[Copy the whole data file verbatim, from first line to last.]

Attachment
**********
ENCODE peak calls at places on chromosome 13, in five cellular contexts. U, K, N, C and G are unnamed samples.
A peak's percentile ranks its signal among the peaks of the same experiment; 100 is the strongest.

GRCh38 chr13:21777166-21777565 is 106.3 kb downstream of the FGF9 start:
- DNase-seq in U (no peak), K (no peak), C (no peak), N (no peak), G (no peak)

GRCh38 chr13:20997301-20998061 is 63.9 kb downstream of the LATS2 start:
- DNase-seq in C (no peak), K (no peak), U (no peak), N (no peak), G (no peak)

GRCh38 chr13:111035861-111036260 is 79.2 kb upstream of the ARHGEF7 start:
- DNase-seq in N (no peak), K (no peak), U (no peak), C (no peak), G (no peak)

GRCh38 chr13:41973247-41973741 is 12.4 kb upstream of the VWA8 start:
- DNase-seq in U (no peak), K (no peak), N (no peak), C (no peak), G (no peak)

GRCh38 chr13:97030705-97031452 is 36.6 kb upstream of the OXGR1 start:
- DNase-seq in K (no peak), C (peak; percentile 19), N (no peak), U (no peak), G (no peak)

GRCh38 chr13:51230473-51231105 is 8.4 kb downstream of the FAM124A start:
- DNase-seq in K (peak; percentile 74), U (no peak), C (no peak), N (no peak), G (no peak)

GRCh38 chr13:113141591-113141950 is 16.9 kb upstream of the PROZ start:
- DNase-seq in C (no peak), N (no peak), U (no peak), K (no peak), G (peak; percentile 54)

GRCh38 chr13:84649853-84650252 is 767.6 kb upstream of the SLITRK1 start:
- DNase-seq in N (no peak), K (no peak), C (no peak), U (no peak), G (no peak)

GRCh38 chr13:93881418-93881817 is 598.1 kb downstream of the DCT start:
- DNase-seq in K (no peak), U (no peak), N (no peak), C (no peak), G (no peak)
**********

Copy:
ENCODE peak calls at places on chromosome 13, in five cellular contexts. U, K, N, C and G are unnamed samples.
A peak's percentile ranks its signal among the peaks of the same experiment; 100 is the strongest.

GRCh38 chr13:21777166-21777565 is 106.3 kb downstream of the FGF9 start:
- DNase-seq in U (no peak), K (no peak), C (no peak), N (no peak), G (no peak)

GRCh38 chr13:20997301-20998061 is 63.9 kb downstream of the LATS2 start:
- DNase-seq in C (no peak), K (no peak), U (no peak), N (no peak), G (no peak)

GRCh38 chr13:111035861-111036260 is 79.2 kb upstream of the ARHGEF7 start:
- DNase-seq in N (no peak), K (no peak), U (no peak), C (no peak), G (no peak)

GRCh38 chr13:41973247-41973741 is 12.4 kb upstream of the VWA8 start:
- DNase-seq in U (no peak), K (no peak), N (no peak), C (no peak), G (no peak)

GRCh38 chr13:97030705-97031452 is 36.6 kb upstream of the OXGR1 start:
- DNase-seq in K (no peak), C (peak; percentile 19), N (no peak), U (no peak), G (no peak)

GRCh38 chr13:51230473-51231105 is 8.4 kb downstream of the FAM124A start:
- DNase-seq in K (peak; percentile 74), U (no peak), C (no peak), N (no peak), G (no peak)

GRCh38 chr13:113141591-113141950 is 16.9 kb upstream of the PROZ start:
- DNase-seq in C (no peak), N (no peak), U (no peak), K (no peak), G (peak; percentile 54)

GRCh38 chr13:84649853-84650252 is 767.6 kb upstream of the SLITRK1 start:
- DNase-seq in N (no peak), K (no peak), C (no peak), U (no peak), G (no peak)

GRCh38 chr13:93881418-93881817 is 598.1 kb downstream of the DCT start:
- DNase-seq in K (no peak), U (no peak), N (no peak), C (no peak), G (no peak)